I was ready to leave the game after the 7th inning. I had witnessed Stammen’s debut, so I was pleased. But the Pirates had taken the lead, and Stammen was out of the game, and I had little faith that the bullpen would prevent any additional scoring. I went to the bathroom and was on my way to the gate when someone with a funnel cake walked by me. I loooooooove funnel cakes (yes, I know they are bad for me…they are nothing but fried fat covered with sugar…but they are soooo gooooood…..). Seeing that funnel cake made me want one, so I did get a funnel cake. I sat at one of the picnic tables behind section 142 (or thereabouts) to eat it while watching the game. But then the Nats took the lead once more, so I ended up sticking around until the end of the game.
It was nice to see the Nats battle back in the 8th inning to regain the lead. Ryan Zimmerman’s single scored Cristian Guzman, and Adam Dunn got it done with a single that scored Nick Johnson. And I have to mention the nice catch Zimm made in foul territory for the first out in the 6th inning. He leaned over the rail and grabbed a ball that otherwise would have dropped into the front row of seats. I checked out the video of it when I got home from the game…a fan in the front row looked like he was going to try to catch the ball but pulled back at the last moment, allowing Zimm to make the catch. After he caught the ball, Zimm gestured towards the fan to thank him for not interferring. That was pretty funny!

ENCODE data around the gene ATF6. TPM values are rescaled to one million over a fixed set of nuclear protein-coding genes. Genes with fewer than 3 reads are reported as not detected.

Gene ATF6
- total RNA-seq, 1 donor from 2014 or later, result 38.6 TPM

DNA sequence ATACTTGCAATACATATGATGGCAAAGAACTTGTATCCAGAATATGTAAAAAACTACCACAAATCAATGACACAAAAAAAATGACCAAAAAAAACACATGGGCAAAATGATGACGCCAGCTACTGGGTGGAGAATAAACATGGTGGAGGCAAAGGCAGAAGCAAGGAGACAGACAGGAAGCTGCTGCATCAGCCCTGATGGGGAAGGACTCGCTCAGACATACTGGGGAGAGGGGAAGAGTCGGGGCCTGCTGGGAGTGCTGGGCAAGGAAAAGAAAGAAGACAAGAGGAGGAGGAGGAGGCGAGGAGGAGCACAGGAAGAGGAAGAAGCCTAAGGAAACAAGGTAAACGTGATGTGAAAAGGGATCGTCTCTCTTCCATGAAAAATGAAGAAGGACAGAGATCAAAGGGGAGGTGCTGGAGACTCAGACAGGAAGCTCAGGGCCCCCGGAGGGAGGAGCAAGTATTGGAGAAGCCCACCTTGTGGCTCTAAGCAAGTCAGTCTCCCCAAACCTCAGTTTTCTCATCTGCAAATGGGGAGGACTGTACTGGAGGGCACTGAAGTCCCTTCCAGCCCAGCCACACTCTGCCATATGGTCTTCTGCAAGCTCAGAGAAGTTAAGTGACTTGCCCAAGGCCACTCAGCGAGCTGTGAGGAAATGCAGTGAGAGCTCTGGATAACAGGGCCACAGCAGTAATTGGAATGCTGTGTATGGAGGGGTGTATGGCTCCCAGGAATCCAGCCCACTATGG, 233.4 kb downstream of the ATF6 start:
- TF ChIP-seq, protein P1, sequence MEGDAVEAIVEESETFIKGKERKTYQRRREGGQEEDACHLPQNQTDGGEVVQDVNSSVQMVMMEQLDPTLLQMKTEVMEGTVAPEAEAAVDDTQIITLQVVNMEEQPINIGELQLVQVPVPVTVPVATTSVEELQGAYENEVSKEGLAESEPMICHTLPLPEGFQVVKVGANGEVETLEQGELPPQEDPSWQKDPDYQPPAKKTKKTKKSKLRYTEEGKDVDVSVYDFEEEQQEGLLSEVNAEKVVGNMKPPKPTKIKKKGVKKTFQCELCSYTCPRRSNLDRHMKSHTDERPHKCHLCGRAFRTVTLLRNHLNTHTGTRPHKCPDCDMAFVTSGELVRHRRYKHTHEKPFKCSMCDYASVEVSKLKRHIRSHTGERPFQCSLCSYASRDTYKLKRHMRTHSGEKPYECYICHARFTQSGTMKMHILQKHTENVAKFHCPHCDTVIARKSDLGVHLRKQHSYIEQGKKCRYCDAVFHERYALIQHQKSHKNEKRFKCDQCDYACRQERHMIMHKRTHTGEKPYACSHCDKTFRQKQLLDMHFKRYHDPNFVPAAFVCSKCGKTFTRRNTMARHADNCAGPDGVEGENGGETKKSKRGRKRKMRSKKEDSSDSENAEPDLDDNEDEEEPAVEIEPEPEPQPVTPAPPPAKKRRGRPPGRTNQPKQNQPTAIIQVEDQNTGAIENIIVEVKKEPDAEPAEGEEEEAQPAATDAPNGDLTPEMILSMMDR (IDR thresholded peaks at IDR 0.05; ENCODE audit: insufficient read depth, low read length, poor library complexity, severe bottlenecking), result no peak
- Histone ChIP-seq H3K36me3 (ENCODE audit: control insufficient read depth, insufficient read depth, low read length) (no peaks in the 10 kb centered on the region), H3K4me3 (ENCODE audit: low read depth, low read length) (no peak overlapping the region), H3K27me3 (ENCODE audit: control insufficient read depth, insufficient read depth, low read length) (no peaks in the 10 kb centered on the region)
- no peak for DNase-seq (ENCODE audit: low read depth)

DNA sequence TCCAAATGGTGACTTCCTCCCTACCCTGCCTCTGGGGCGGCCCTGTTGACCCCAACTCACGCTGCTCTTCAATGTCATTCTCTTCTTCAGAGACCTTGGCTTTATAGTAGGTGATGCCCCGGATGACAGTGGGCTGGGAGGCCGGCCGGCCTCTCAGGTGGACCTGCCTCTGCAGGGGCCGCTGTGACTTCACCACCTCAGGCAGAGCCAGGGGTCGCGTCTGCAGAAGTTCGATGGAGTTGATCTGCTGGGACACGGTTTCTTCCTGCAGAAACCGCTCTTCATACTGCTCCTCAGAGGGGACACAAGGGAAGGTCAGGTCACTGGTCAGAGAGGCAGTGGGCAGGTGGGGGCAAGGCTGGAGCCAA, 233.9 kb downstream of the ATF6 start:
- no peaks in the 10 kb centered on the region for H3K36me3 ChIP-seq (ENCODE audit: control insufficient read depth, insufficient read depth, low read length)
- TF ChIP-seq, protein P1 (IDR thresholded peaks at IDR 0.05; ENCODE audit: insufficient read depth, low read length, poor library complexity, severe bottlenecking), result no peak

And then came the 9th inning and Joel
Suckrahan Hanrahan. Adam LaRoche hit a fly ball to deep center, driving Willie Harris all the way to the wall to make the catch (whew…thanks, Willie!), and then Brandon Moss singled. Pretty much everyone in the ballpark figured that was it…Joel was about to blow another one. But he got the final two K’s, much to the crowd’s delight, and the Nationals were finally winners. The seven game losing streak is history.
Next up…interleague play with the Orioles coming to DC, in the Battle of the Beltways. Two crappy, last place teams…[sarcasm] boy oh boy, this should be an exciting series! [/end sarcasm]
Actually, I should change title of this blog entry to “The Nationals bullpen blows!” It would be appropriate.
Despite an excellent performance from starter John Lannan — 1 run over 7 innings, with 5 strikeouts — the Nationals lost to the Pirates, 2-1, on a wild pitch from Joel Suckrahan in the 9th inning. This was the Nats’ 7th straight loss.
The combined record of the Nationals bullpen is 1-15. Tonight’s loss was not the result of a blown save, but…the Nats bullpen has 12 blown saves in their first 18 chances this season…that’s 12 so far. But hey, it’s not even Memorial Day yet. There’s plenty of time for even more blown saves!
For weeks now, the Nationals offense has been a scoring machine. Unfortuntely, the bats were silent tonight, so Lannan’s efforts were completely wasted.
Have I mentioned lately that JOEL HANRAHAN SUCKS??
After tonight’s game, infielder Álex Cintrón and his .077 batting average were designated for assignment. Bye dude…don’t let the door hit you on the way out. Unfortunately, pitcher Daniel Cabrera is still with the team, but he has been moved to the bullpen. I would really prefer that he be moved back home to the Dominican Republic.